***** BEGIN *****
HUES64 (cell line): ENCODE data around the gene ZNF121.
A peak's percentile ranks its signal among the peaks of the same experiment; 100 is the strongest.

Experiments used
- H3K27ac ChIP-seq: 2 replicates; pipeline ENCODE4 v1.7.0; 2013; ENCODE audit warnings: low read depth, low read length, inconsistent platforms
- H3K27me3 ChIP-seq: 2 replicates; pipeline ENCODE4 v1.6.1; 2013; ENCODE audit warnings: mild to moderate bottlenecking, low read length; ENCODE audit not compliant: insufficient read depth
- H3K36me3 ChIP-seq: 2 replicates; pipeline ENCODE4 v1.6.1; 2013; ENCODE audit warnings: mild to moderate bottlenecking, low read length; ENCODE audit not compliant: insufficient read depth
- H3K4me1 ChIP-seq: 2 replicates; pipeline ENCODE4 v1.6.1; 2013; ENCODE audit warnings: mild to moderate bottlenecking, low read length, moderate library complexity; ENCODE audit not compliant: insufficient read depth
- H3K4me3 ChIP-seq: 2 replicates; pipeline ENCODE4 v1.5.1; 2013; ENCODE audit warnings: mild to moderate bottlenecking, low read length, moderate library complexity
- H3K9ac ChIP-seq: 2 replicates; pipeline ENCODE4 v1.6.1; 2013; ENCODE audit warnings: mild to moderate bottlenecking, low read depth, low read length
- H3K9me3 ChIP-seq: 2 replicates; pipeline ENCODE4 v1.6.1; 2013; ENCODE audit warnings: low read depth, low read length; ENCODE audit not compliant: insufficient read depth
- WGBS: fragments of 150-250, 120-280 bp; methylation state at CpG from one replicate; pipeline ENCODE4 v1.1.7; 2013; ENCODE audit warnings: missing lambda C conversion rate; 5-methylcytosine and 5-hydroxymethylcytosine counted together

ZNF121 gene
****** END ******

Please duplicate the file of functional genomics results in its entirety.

HUES64 (cell line): ENCODE data around the gene ZNF121.
A peak's percentile ranks its signal among the peaks of the same experiment; 100 is the strongest.

Experiments used
- H3K27ac ChIP-seq: 2 replicates; pipeline ENCODE4 v1.7.0; 2013; ENCODE audit warnings: low read depth, low read length, inconsistent platforms
- H3K27me3 ChIP-seq: 2 replicates; pipeline ENCODE4 v1.6.1; 2013; ENCODE audit warnings: mild to moderate bottlenecking, low read length; ENCODE audit not compliant: insufficient read depth
- H3K36me3 ChIP-seq: 2 replicates; pipeline ENCODE4 v1.6.1; 2013; ENCODE audit warnings: mild to moderate bottlenecking, low read length; ENCODE audit not compliant: insufficient read depth
- H3K4me1 ChIP-seq: 2 replicates; pipeline ENCODE4 v1.6.1; 2013; ENCODE audit warnings: mild to moderate bottlenecking, low read length, moderate library complexity; ENCODE audit not compliant: insufficient read depth
- H3K4me3 ChIP-seq: 2 replicates; pipeline ENCODE4 v1.5.1; 2013; ENCODE audit warnings: mild to moderate bottlenecking, low read length, moderate library complexity
- H3K9ac ChIP-seq: 2 replicates; pipeline ENCODE4 v1.6.1; 2013; ENCODE audit warnings: mild to moderate bottlenecking, low read depth, low read length
- H3K9me3 ChIP-seq: 2 replicates; pipeline ENCODE4 v1.6.1; 2013; ENCODE audit warnings: low read depth, low read length; ENCODE audit not compliant: insufficient read depth
- WGBS: fragments of 150-250, 120-280 bp; methylation state at CpG from one replicate; pipeline ENCODE4 v1.1.7; 2013; ENCODE audit warnings: missing lambda C conversion rate; 5-methylcytosine and 5-hydroxymethylcytosine counted together

ZNF121 gene